Michigan baby formula plant owner reaches deal with FDA to restart production

Union leader supports changing NAFTA amid GM layoffs

Michael Wayland
The Detroit News

Unifor President Jerry Dias on Friday voiced support for President Donald Trump’s plans to renegotiate the North American Free Trade Agreement.

The Canadian labor leader’s backing of the president’s plans followed General Motors Co. confirming it will lay off more than 600 people later this year at its CAMI Assembly Plant in Ingersoll, Ontario. The facility currently employs about 3,200 people on three shifts.

“I disagree (with) Trump on so many things but one thing I do agree with him on is that NAFTA has been a disaster for American and Canadian workers,” Dias told The Detroit News on Friday. “It’s clear. I am anxious to renegotiate NAFTA ... and this is just another example.”

The layoffs are expected to occur when the company ends production of the current-generation Equinox, according to GM spokesman Tom Wickham. The layoffs, which Dias says will occur at the end of July, come as the company plans to end production of the current GMC Terrain at CAMI. The next-generation of the vehicle, which was unveiled at the 2017 North American International Auto Show, will be produced at a plant in San Luis Potosi, Mexico.

Wickham said the layoffs are not a direct result of 2018 Terrain production moving to Mexico but an expected decline in overall production at the facility for the old Equinox. Dias disagrees.

“The announcement is as a result of both,” Dias said, adding the company plans to cut 90,000 units out of CAMI between the Equinox and Terrain. “If they weren’t moving the Terrain to Mexico than we wouldn’t be having this problem.”

Production of the next-generation Equinox has already started at CAMI and is not impacted by the layoffs, Wickham said. The 2018 vehicle — unveiled in September — also is being built at two facilities in Mexico.

CAMI was not part of the Detroit Three negotiations last fall when Unifor was able to secure more than $1.5 billion in investment for production and jobs.

GM had already confirmed the production moves but not the layoffs. Wickham said the company will manage the layoffs in accordance with its contract with Unifor, which expires later this year.

Dias said “nobody saw this coming” leading into the summer negotiations, citing the only solution to keep the jobs is for GM to not move the Terrain out of CAMI.

“This is NAFTA; this is exactly the debate that has been going on in the United States,” he said.

GM declined to comment on the possibility of ceasing plans to move production of the Terrain out of CAMI.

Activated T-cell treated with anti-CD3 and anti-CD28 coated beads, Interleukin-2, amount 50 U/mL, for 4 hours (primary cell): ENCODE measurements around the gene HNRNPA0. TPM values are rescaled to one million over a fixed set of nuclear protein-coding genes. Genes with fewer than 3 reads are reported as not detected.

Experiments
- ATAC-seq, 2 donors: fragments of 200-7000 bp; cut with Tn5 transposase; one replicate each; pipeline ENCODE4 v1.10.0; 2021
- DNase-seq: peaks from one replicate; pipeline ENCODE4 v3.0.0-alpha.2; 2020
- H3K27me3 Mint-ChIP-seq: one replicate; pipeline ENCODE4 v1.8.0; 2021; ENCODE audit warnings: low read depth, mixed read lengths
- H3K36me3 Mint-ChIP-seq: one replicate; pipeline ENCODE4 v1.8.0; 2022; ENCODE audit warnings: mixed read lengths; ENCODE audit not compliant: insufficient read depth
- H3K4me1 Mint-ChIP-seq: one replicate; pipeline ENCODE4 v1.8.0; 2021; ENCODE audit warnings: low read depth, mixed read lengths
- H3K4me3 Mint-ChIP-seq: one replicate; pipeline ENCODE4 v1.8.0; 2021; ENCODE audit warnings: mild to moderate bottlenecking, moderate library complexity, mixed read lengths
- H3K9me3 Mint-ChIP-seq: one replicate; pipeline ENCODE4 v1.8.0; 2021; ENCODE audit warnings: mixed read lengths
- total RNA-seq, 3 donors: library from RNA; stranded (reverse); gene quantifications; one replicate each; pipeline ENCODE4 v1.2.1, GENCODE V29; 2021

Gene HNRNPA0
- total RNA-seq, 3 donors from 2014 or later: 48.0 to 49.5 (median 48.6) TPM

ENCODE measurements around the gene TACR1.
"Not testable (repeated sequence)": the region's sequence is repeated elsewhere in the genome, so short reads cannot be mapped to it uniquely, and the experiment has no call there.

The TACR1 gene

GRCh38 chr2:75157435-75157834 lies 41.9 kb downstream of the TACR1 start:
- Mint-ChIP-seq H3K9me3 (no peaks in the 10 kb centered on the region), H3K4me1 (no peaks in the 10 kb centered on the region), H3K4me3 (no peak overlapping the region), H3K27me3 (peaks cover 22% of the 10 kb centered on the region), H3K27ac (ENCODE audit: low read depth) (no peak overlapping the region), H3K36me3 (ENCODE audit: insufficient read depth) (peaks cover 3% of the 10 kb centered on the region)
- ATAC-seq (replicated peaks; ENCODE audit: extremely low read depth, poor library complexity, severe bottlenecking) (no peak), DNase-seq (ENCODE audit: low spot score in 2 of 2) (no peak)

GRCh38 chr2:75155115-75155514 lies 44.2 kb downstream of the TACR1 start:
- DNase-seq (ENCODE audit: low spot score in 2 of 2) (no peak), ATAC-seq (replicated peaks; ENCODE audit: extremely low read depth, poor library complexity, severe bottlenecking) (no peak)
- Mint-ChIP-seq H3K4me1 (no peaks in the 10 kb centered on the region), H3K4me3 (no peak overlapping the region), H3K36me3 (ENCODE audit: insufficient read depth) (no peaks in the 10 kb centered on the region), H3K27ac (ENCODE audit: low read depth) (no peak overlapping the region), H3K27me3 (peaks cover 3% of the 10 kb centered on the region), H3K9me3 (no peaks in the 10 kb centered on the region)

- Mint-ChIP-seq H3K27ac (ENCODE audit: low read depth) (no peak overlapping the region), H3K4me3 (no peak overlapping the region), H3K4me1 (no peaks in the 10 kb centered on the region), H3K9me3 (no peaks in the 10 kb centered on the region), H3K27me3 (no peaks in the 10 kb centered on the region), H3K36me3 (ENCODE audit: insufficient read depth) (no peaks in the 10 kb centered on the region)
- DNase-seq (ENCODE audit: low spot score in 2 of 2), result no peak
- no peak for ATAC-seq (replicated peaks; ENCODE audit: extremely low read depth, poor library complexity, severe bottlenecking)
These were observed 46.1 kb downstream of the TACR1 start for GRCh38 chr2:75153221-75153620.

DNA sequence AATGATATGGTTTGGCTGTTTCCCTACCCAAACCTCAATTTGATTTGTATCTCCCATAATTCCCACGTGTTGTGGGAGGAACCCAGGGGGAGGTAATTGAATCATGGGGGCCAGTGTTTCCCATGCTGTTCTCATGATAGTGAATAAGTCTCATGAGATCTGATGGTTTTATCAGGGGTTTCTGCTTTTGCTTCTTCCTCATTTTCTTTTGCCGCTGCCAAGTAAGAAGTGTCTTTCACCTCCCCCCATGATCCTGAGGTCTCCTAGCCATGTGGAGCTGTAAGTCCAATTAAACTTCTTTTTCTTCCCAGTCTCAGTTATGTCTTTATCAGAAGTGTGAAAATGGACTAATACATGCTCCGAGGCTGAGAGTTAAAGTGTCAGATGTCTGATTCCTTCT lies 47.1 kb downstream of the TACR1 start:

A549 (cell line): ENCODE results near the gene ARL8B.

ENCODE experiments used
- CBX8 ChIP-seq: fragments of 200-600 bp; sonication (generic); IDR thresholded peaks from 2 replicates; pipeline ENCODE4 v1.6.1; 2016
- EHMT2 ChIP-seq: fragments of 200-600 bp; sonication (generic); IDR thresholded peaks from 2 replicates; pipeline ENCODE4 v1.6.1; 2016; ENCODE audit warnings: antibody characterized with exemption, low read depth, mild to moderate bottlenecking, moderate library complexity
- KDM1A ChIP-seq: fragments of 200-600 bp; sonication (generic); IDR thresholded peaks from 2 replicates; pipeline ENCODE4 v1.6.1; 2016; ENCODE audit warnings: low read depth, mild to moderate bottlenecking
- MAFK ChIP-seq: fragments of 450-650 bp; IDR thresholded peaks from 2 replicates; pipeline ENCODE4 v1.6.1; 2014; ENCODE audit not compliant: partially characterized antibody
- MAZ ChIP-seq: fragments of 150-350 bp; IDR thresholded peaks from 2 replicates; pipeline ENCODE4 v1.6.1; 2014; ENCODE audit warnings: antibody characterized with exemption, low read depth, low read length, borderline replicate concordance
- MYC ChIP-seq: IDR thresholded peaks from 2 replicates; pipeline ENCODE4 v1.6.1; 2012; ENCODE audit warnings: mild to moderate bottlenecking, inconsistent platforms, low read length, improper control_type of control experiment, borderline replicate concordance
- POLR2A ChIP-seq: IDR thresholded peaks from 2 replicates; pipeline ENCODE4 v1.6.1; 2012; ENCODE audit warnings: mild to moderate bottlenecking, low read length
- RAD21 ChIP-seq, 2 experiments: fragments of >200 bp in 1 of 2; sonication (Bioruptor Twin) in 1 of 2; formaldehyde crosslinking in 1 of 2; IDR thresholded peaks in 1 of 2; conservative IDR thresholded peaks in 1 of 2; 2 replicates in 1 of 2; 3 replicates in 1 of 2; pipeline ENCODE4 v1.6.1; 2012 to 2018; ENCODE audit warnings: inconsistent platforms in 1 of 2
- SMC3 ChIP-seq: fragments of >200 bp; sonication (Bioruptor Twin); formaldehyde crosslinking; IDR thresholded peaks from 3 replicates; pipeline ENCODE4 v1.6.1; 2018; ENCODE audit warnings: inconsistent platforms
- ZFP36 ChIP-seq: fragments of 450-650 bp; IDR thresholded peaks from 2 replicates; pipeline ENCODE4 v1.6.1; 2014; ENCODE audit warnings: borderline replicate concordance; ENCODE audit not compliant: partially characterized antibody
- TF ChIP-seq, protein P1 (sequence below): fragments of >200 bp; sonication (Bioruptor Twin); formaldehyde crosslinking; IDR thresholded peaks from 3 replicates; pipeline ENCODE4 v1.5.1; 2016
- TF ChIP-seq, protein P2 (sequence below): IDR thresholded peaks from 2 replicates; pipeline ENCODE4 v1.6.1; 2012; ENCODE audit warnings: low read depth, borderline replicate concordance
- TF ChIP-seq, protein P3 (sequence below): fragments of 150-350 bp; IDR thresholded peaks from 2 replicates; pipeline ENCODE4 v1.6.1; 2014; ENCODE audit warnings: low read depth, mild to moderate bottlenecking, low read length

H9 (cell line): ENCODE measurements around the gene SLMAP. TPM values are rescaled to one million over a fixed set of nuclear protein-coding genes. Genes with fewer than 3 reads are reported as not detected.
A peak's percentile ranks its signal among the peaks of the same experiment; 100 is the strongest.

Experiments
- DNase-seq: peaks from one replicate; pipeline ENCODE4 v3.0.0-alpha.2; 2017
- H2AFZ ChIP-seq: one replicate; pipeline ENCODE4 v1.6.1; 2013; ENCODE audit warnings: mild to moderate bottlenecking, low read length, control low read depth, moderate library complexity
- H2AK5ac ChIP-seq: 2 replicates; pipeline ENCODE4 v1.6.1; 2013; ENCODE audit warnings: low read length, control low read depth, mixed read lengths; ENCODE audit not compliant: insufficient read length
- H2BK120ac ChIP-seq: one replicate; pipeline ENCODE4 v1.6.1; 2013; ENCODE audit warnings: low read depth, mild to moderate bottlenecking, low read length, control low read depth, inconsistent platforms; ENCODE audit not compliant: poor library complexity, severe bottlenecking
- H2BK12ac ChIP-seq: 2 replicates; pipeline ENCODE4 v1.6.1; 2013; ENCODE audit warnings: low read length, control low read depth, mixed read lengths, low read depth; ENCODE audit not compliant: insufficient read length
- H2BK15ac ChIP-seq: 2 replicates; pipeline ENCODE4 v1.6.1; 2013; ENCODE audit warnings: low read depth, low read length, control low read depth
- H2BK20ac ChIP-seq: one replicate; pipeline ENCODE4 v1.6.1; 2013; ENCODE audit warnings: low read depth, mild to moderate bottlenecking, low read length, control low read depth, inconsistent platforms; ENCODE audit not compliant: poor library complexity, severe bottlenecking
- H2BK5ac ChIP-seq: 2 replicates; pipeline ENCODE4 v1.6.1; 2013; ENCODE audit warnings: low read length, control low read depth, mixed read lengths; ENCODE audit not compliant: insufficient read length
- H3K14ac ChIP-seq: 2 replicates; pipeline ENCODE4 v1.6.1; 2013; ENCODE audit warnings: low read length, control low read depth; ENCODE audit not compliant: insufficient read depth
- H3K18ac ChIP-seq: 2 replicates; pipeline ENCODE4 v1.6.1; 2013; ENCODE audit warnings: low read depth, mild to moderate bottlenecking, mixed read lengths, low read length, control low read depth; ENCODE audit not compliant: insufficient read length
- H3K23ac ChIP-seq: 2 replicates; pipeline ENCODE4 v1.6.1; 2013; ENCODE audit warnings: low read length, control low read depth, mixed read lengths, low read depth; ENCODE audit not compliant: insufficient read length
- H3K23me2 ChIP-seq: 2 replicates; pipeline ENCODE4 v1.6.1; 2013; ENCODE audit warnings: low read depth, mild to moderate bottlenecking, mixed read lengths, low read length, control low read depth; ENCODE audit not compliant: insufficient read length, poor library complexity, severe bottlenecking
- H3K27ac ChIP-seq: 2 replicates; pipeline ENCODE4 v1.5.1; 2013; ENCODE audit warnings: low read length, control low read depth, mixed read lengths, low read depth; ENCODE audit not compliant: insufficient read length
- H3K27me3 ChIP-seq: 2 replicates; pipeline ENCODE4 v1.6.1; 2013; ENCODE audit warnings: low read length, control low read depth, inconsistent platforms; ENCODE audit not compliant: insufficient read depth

The union leader’s support comes a day after the White House said Trump would consider paying for a border wall with Mexico — estimated to cost up to $15 billion — by imposing a 20 percent tax on imports from Mexico.

If Trump proposed such a plan and if it was approved by Congress, it would deal a blow to Detroit’s three automakers, which have factories in Mexico that export vehicles not only to foreign countries but also to the United States. It is among a buffet of options under consideration, administration officials stressed later Thursday.

GM as well numerous other automakers have said they do not plan to change any plans at the moment due to Trump’s potential tariffs and reorganization of NAFTA.

Ford earlier this month, however, did announce it would cancel plans to establish a $1.6 billion plant in Mexico to build the Ford Focus.

Ford was repeatedly criticized on the campaign trail by then-presidential-candidate Trump for its plans to build a plant in San Luis Potosi, Mexico, for the next-generation Focus. Instead, it will build the car at an existing Mexico factory.

Ford President and CEO Mark Fields cited the company’s recent decision on a shift in buyer preferences as compact car sales have fallen. But he said factors included the pro-business environment it sees in the U.S. amid proposed policies under Trump.

Trump also previously criticized GM via Twitter for its plans to build the Chevrolet Cruze Hatchback at a plant in Mexico.

GM CEO Mary Barra, speaking to reporters earlier this month, said the automaker did not plan to change its Cruze production plans, which have been in place for some time.


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Twitter: @MikeWayland